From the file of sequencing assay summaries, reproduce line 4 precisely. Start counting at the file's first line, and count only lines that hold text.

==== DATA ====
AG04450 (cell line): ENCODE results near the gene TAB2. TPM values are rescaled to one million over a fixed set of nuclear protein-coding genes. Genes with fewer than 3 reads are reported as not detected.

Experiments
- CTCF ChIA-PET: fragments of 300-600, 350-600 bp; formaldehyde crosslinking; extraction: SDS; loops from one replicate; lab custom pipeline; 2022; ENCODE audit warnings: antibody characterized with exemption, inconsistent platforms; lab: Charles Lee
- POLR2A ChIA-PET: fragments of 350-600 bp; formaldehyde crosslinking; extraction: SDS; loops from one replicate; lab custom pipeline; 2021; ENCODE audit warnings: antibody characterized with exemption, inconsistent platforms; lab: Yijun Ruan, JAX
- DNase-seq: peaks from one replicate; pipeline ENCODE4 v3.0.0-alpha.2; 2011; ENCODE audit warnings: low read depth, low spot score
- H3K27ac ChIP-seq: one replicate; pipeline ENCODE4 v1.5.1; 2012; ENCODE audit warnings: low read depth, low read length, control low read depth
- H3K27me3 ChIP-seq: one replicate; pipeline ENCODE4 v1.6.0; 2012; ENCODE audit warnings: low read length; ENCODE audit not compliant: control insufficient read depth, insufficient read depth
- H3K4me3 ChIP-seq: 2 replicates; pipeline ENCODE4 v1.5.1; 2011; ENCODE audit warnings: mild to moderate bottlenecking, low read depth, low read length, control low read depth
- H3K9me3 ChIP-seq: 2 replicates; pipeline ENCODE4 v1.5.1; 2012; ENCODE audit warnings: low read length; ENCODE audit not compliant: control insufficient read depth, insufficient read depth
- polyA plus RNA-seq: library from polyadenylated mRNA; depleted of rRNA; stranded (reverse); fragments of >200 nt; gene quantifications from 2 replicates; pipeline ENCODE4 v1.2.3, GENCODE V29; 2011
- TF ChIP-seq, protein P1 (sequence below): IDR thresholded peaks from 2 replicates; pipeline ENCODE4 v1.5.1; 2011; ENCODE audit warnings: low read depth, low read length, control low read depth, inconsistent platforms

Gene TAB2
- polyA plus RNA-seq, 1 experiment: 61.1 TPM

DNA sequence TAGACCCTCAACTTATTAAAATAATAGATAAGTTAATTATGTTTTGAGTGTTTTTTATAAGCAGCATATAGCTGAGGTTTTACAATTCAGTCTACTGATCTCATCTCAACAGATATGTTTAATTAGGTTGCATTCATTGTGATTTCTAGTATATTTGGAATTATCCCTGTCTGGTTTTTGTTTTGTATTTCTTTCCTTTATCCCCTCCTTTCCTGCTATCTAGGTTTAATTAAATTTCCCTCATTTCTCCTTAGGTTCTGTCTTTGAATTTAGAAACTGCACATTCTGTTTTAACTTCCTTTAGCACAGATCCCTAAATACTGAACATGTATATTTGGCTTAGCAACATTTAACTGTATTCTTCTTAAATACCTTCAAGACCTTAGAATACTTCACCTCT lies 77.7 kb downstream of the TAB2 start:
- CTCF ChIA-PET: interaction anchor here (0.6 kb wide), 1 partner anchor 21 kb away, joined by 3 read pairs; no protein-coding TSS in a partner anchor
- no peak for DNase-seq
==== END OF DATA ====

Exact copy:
- POLR2A ChIA-PET: fragments of 350-600 bp; formaldehyde crosslinking; extraction: SDS; loops from one replicate; lab custom pipeline; 2021; ENCODE audit warnings: antibody characterized with exemption, inconsistent platforms; lab: Yijun Ruan, JAX